When scars form, there can be a fibrous band that causes a depression in the surface of the skin. Depending on factors such as depth, location, size and shape, depressed scars can often be treated with subcision. The process involves me numbing the affected skin, using a specially shaped needle adjacent to the scar and orienting it to free up the fibrous scarring in the dermis that is binding down the skin and causing the visible depression. Immediately afterward, I inject the treated site with an agent of my choice (saline, filler, plasma) to occupy the dead space just created and to encourage the formation of new collagen that does not draw the skin down. Subcision generally requires multiple treatments.
Intense Pulse Light (IPL)
IPL is a broad spectrum of light in the visible to the near-infrared portion of the electromagnetic spectrum used to selectively reach targets in the skin and eliminate/lessen those targets. The most common concerns I address with IPL are redness, blood vessels, brown spots from sun damage, and pigmented (non-white/non-blonde) hair, but improvements in wrinkles and pore size are also possible. Utility for scarring is generally limited to reducing the associated darker discoloration, redness, and blood vessels. The number of IPLs needed is variable but typically falls between 3-6 monthly sessions.
Platelet Rich Fibrin Matrix (PRFM)
At the time of this blog, my office is the only practice in Tulsa offering PRFM. I imagine I’ll write a more detailed blog on it in the future, but PRFM is an exciting treatment that I use to address a variety of dermatologic issues from hair loss, to scarring, to skin aging. Many readers have heard of platelet-rich plasma or PRP. PRP involves withdrawing blood, spinning it down, and separating the platelets and plasma from the rest of the blood. We inject the PRP into the skin, and platelet-derived growth factors are released into the treated area. With PRFM, the platelets and plasma are suspended in a fibrin matrix that remains in place over hours to days for prolonged release of growth factors and longer stimulation of collagen. For acne scars, PRFM is usually combined with subcision, microneedling, or laser resurfacing. The PRFM aspect of treatment is used anywhere from 1-4 or more sessions.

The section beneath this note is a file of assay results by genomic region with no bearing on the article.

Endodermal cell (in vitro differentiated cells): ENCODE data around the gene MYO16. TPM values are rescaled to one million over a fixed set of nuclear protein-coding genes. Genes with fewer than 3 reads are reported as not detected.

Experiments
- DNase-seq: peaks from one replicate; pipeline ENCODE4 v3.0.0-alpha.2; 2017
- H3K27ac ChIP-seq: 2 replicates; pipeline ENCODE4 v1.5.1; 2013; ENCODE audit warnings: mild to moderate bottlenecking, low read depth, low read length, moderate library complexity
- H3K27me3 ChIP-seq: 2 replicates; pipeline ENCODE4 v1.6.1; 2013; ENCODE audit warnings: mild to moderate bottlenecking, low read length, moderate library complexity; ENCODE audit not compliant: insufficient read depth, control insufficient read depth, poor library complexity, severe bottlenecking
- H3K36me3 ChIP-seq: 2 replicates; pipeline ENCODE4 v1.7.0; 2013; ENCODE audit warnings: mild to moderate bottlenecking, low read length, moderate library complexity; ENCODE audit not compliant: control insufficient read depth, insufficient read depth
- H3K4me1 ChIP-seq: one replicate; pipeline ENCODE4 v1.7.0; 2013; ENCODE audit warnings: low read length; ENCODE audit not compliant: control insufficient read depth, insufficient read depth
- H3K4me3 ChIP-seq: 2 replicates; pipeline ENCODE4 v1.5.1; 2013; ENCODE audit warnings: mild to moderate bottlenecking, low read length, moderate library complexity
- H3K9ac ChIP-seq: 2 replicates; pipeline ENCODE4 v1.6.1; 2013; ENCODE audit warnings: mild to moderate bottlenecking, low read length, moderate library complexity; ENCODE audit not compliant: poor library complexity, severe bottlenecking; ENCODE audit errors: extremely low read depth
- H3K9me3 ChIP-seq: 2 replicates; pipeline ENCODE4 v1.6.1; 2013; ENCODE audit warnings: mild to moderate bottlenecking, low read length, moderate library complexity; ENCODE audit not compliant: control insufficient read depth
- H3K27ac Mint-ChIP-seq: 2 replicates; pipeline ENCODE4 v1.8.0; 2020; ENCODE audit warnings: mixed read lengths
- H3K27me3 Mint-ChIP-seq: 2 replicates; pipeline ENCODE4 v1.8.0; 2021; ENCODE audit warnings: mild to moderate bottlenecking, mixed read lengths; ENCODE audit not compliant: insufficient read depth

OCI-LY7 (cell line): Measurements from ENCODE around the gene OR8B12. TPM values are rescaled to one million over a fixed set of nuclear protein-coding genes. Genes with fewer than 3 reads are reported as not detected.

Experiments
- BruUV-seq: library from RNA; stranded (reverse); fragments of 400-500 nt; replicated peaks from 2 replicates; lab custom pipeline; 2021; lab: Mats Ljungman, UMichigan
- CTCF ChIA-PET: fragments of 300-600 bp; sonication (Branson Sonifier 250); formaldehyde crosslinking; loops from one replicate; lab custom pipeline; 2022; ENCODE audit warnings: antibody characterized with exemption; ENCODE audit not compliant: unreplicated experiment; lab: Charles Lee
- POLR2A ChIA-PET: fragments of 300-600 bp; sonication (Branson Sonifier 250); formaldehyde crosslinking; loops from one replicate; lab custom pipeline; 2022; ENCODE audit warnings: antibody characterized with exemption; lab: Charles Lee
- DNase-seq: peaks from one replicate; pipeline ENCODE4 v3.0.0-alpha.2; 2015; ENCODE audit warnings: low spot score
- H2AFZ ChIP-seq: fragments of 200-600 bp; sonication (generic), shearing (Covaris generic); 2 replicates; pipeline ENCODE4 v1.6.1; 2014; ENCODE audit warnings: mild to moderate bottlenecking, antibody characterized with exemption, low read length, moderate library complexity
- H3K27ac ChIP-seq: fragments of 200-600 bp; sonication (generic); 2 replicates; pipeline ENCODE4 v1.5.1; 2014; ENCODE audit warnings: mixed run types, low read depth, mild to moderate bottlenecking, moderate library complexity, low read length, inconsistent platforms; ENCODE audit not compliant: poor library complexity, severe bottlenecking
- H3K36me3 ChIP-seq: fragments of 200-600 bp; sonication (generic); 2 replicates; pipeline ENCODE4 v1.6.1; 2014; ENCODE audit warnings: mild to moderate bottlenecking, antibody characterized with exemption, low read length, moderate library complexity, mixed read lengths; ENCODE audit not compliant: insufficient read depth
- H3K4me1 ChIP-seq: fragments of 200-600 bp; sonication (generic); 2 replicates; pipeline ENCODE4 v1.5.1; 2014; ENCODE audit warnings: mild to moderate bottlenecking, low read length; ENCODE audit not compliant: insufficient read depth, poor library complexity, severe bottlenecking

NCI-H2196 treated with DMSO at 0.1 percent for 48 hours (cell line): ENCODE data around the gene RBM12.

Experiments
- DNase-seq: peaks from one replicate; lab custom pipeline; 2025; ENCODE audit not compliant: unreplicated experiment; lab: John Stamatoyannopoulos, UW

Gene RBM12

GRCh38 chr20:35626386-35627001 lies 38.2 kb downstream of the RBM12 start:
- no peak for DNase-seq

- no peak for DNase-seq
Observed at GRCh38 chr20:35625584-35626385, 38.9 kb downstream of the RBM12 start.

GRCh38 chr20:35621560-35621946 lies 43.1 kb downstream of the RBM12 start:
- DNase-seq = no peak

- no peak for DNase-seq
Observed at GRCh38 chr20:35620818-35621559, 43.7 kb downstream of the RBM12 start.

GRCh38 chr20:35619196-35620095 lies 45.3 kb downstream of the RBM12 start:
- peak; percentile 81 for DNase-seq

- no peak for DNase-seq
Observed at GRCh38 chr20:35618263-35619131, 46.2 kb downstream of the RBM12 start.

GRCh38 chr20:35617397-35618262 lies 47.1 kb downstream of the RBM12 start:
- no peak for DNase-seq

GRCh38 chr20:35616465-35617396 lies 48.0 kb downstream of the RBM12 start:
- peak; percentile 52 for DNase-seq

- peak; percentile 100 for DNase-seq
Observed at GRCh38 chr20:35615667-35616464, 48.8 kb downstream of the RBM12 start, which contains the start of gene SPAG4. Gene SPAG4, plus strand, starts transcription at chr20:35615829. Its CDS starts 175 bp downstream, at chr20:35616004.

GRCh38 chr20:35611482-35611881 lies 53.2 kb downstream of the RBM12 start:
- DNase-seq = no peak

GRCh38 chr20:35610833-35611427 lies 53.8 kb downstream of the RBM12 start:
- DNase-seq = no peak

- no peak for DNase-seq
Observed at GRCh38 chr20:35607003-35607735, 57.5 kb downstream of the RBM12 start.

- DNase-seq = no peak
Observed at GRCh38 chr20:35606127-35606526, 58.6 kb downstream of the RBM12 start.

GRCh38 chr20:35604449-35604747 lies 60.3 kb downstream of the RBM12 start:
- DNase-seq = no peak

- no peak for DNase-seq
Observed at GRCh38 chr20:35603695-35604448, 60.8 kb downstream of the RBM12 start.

As an aside, you may have seen the recent report of possible HIV transmission from PRP treatments at a New Mexico spa. Possible HIV transmission is just one of the many reasons to ensure you see a board-certified dermatologist (American Board of Dermatology or National Board of Physicians and Surgeons [in Dermatology]). PRP and PRFM can be done safely and effectively in the right hands. In our office, we utilize a locking closed PRFM system. From drawing blood to injection—every step is done in the room with the patient, and I only treat one patient with PRFM at a time.